Mr. Burns asks Homer to "find the jade monkey" in a reference to the film The Maltese Falcon. He also offers the nuclear inspectors a washer and dryer or the contents of a mysterious box, which parodies the gameshow Let's Make a Deal. Mr. Burns' escape pod resembles the one used by R2-D2 and C-3PO in the first Star Wars film. Mr. Burns tries to get Homer into college by using violence and hitting one of the members of the admissions committee with a baseball bat, a reference to the film The Untouchables.
In its original broadcast, "Homer Goes to College" finished 44th in ratings for the week of October 11 to October 17, 1993, with a Nielsen rating of 11.3, and was viewed in 10.5 million households. It was tied with Beverly Hills, 90210 as the highest-rated show on the Fox network that week.
The episode has received mostly positive reviews from television critics. The authors of the book I Can't Believe It's a Bigger and Better Updated Unofficial Simpsons Guide, Warren Martyn and Adrian Wood, wrote, "Homer at his most excruciatingly stupid in another superb episode — his attitude to the college's 'stuffy old dean' (who was, in fact, bassist for The Pretenders) is a joy." Thomas Rozwadowski of the Green Bay Press-Gazette listed Homer's line "Curly, straight. Curly, straight" whilst he torments the pig as "instantly memorable".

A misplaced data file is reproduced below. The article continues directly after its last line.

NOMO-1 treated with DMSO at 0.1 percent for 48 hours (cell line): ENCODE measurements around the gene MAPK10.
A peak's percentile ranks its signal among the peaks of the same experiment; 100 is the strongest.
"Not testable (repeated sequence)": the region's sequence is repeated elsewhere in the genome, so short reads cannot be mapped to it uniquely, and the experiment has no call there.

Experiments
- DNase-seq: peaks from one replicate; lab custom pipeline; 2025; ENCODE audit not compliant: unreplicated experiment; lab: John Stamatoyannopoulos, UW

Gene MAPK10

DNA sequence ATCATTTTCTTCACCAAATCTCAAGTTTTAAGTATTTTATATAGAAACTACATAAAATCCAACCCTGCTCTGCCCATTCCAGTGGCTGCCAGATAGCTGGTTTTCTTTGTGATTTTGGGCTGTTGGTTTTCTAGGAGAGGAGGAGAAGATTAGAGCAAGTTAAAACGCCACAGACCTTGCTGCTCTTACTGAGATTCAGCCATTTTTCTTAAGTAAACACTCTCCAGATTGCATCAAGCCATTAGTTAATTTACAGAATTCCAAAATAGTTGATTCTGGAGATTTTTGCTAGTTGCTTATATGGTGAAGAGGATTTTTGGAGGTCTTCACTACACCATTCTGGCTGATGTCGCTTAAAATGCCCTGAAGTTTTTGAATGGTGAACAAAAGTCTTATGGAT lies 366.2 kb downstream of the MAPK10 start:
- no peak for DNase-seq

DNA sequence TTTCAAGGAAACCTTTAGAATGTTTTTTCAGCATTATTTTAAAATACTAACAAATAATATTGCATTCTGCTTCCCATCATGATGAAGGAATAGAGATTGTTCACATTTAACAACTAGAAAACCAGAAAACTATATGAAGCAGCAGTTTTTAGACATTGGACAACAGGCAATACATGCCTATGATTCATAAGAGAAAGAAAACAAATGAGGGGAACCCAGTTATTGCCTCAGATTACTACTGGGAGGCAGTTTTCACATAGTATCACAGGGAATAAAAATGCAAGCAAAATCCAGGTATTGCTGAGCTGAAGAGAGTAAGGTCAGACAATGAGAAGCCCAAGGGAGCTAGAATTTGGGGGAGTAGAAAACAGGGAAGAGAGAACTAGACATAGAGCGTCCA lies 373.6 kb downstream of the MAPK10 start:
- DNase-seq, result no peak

DVD Movie Guide's Colin Jacobson commented that it did not "quite live up to its two predecessors "Homer's Barbershop Quartet" and "Cape Feare" this year, but it remains a strong show nonetheless. Actually, it starts a little slowly but builds steam along the way. It includes some classic moments of a Homer idiocy — hard to beat him chasing squirrels with a stick — and one of the better visual gags via Burns’ chair. Who can dislike a show in which Richard Nixon threatens Homer due to a drunken pig?" The episode's reference to The Untouchables was named the 13th greatest film reference in the history of the show by Total Film's Nathan Ditum.
In 2014, The Simpsons writers picked "Burning Down the Mouse" from this episode as one of their nine favorite "Itchy & Scratchy" episodes of all time.
- Martyn, Warren; Wood, Adrian (2000). "Homer Goes to College". BBC. Retrieved 2008-04-12.
- Jean, Al. (2004). Commentary for "Cape Feare", in The Simpsons: The Complete Fifth Season [DVD]. 20th Century Fox.
- O'Brien, Conan. (2004). Commentary for "Homer Goes to College", in The Simpsons: The Complete Fifth Season [DVD]. 20th Century Fox.